Thursday, 6 October 2011

Ferdinand Cheval and the 'Palais Ideal'

Born in 1836 in the Drome department of France, Ferdinand Cheval seemed fated to have a banal and unremarkable life.
Initially apprenticed to a baker, Cheval went on to become a postman, serving the area of Hauterives in Drome and lived out a mundane existence until 1879 when he would, at the age of 43, have an experience that would affect the rest of his life...
While working on his postal route he tripped over a stone.
Fascinated by the shape of the stone Cheval wrapped it in his handkerchief, put it in his pocket and took it home.
Looking at the stone later Cheval was reminded of a dream he had once had of building a castle made of stone.
Inspired, Cheval returned to the same spot the next day and noticed many other strangely shaped stones scattered about.
He began to collect them each day, bringing them home and started to build a pond in his garden made from the stones he found.
Cheval also decorated the pond with various figures and ornamental designs, all built from the stones that he brought home from his route.
His confidence bolstered by the success of his initial creation, Cheval decided to move onto a project on a slightly larger scale.
He would build his castle...
Cheval continued to collect stones on his route, eventually adding an extra 8 kilometres to his daily trek to allow more chance to gather stones and armed himself with a basket as the sheer mass of stones had long ago moved beyond what his pockets could hold.
His wife also forbade him from using his pockets for storage as she grew tired of having to constantly repair his trousers from the wear and tear of the stone's transportation...
Cheval finally ended up using a wheelbarrow for collecting the stones and bringing them home and extended his search into the night, armed only with an oil lamp for light.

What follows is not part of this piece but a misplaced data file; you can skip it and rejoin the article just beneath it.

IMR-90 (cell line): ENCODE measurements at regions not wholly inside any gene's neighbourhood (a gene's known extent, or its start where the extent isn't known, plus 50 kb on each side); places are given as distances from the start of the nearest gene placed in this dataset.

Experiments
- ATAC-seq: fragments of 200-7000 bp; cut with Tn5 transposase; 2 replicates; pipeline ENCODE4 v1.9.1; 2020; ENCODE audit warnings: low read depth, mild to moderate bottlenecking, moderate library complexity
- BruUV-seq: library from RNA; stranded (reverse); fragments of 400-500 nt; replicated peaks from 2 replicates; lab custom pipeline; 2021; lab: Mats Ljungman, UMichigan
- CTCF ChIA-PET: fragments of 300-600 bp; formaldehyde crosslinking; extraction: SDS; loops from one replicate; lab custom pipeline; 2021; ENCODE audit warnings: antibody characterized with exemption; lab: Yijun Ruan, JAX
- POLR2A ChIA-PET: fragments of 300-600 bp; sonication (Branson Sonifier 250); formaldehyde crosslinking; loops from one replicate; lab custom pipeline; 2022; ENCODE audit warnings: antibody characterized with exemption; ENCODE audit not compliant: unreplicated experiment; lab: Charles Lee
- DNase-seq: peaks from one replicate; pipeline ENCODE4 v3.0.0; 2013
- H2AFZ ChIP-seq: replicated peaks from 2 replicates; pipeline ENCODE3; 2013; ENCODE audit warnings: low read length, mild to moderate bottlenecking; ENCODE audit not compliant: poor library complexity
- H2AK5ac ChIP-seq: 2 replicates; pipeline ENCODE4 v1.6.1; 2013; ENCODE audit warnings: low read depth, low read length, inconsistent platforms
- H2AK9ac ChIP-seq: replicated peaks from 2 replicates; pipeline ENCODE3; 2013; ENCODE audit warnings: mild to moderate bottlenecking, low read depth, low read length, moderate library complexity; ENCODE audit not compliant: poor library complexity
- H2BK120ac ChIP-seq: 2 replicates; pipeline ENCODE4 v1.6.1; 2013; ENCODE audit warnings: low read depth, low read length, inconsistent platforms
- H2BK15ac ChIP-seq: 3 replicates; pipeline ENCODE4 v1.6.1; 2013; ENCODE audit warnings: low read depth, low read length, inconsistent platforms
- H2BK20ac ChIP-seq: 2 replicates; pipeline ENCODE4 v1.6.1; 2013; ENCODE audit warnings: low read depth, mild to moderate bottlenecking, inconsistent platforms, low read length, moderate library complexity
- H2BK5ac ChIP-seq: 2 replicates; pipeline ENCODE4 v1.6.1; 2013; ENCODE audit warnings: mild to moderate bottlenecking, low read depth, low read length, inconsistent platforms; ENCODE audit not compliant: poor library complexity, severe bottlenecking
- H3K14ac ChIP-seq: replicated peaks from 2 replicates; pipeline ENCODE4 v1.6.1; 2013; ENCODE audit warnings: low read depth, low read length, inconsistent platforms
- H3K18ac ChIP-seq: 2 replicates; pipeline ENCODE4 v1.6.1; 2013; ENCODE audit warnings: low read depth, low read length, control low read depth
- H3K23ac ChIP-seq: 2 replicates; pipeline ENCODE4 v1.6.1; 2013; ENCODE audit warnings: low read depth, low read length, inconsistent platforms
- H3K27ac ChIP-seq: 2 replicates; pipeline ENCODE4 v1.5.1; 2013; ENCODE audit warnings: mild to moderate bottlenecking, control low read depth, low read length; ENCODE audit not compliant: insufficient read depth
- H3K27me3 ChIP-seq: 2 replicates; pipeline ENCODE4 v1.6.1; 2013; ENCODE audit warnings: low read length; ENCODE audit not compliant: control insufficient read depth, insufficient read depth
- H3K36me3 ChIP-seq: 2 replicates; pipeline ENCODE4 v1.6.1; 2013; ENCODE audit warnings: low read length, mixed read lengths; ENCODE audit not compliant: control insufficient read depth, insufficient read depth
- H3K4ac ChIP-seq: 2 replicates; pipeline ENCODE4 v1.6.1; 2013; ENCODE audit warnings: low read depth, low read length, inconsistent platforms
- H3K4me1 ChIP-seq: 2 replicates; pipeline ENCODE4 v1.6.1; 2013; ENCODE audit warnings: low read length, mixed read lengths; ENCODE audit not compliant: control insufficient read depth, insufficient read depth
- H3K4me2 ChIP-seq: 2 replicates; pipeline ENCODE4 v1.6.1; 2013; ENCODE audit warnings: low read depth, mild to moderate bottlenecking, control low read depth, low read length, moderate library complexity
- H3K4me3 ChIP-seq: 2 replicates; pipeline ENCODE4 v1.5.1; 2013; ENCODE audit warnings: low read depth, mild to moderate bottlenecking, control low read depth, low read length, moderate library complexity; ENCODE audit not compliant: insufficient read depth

With only rudimentary education let alone any knowledge of architecture or engineering Cheval began to build his castle slowly and with care.
He used lime, mortar and cement to bind the stones and began initially by building the outer walls of the structure in 1879.
Cheval retired from the Post Office in 1896 and began to work on the castle full-time.
He drew upon many different sources of inspiration as the project developed with elements of a Hindu temple blending with a Swiss chalet, an Algerian maison or a Muslim mosque all tied together around the idea of a medieval castle.
There was also a grotto dedicated to the Virgin Mary and a few Egyptian mummies dotted around for good measure...
Cheval declared the project to be inspired by the spirits of 'Julius Caesar, Archimedes and Vercingetorix.'
Eventually, in 1912, 33 years after beginning, Cheval declared his work to be finished.
It stood 35 feet high, 40 feet wide and was 85 feet long.
Cheval himself estimated that he spent 9,000 days or 65,000 hours working on the project and probably could have finished it sooner but for his reluctance to 'steal God's day' and work on Sundays...
Initially Cheval hoped that he and his wife, now in their 70's, would be entombed in the castle when they died but the local authorities forbade anyone to be buried outside of the regional cemetery.
Not discouraged by this in the least Cheval immediately began work on a mausoleum for himself and his wife in the grounds of the cemetery using the same methods and materials.
He finished that another 8 years later...
His neighbours and many other people in the local area dismissed Cheval as a lunatic or a crank but soon the castle began to attract visitors including Andre Breton, Niki de Saint Phalle, Lee Miller, Pablo Neruda and Pablo Picasso and the work was referenced by luminaries such as Peggy Guggenheim and Max Ernst.
Andre Lecroix, an archivist in the French Government, wanted to list the building as an official monument and asked Cheval to write the story of its construction and decide what its official name should be. Cheval dutifully delivered the story but insisted that Lecroix should name the building.
Lecroix duly christened it 'Le Palais Ideal de Facteur Cheval' or 'The Ideal Palace of the Postman Cheval.'
Ferdinand Cheval died in 1924 and was interred into the mausoleum he built in the cemetery.
The Palais Ideal lived on, although by 1968 it had began to fall into disrepair.
In 1969 Andre Malreux, the French Minister for Culture, officially declared it a historic monument ensuring its ongoing protection and it now also enjoys status as a UNESCO World Heritage site.
However, probably the most fitting tribute came for Cheval in 1986 when the image of the 'facteur' and his work was immortalised by the French Government.
Their medium of choice?
A postage stamp...


  1. Reminds me too of the Chandigar Rock Garden, built in much the same way by much the same sort of personality: (now of course, they're nicking the fittings in all the old Le Corbusier buildings for resale...)

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